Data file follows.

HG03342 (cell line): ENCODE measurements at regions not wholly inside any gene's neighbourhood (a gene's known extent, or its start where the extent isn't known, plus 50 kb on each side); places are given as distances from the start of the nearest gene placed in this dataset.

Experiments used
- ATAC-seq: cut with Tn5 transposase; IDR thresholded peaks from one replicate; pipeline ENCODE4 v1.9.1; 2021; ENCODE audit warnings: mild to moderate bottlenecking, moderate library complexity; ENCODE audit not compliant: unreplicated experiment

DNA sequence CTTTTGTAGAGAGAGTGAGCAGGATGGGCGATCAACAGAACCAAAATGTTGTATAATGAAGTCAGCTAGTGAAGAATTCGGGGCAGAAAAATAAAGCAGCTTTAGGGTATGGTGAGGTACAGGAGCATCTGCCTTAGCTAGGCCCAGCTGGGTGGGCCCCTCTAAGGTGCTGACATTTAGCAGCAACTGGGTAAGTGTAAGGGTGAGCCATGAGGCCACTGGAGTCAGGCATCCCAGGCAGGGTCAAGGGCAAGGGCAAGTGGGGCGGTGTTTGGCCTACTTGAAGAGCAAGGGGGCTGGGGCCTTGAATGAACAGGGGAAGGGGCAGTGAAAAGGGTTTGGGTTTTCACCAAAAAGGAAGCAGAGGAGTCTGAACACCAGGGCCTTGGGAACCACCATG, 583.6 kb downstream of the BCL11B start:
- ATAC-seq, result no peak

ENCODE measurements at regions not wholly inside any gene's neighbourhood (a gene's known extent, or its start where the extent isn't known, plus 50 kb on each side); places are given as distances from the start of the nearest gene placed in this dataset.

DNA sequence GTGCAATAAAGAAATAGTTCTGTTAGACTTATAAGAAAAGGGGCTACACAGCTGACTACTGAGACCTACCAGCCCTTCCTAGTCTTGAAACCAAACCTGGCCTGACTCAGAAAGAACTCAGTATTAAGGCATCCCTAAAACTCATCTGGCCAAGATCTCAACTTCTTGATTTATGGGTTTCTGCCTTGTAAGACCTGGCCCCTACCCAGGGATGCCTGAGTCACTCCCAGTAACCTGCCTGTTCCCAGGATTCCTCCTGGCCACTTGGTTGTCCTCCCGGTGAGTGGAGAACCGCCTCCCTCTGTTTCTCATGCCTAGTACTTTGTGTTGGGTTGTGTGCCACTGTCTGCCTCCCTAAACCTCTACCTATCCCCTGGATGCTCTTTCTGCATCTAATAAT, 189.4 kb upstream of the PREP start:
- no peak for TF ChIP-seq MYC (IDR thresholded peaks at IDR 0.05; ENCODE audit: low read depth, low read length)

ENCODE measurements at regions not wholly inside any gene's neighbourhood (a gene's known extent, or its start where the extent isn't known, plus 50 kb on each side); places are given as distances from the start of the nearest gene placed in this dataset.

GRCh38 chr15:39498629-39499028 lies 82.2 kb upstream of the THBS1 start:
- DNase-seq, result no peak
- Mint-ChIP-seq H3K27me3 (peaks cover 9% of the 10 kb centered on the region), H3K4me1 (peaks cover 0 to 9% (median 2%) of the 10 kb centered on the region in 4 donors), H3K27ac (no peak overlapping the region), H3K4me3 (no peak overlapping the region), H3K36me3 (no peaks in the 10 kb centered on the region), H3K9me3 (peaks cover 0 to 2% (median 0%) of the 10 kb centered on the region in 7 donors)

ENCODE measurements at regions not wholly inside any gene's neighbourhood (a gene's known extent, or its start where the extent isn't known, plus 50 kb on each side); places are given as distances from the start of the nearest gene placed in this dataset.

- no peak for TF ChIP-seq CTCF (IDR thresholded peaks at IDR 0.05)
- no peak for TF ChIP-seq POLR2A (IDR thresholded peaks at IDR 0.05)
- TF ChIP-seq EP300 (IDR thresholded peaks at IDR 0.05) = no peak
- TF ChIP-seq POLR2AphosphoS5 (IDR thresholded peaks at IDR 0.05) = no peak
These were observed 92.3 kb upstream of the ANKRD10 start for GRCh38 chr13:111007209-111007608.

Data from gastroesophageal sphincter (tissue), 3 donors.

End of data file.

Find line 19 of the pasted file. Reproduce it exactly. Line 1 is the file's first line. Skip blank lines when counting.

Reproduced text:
Data from gastroesophageal sphincter (tissue), 3 donors.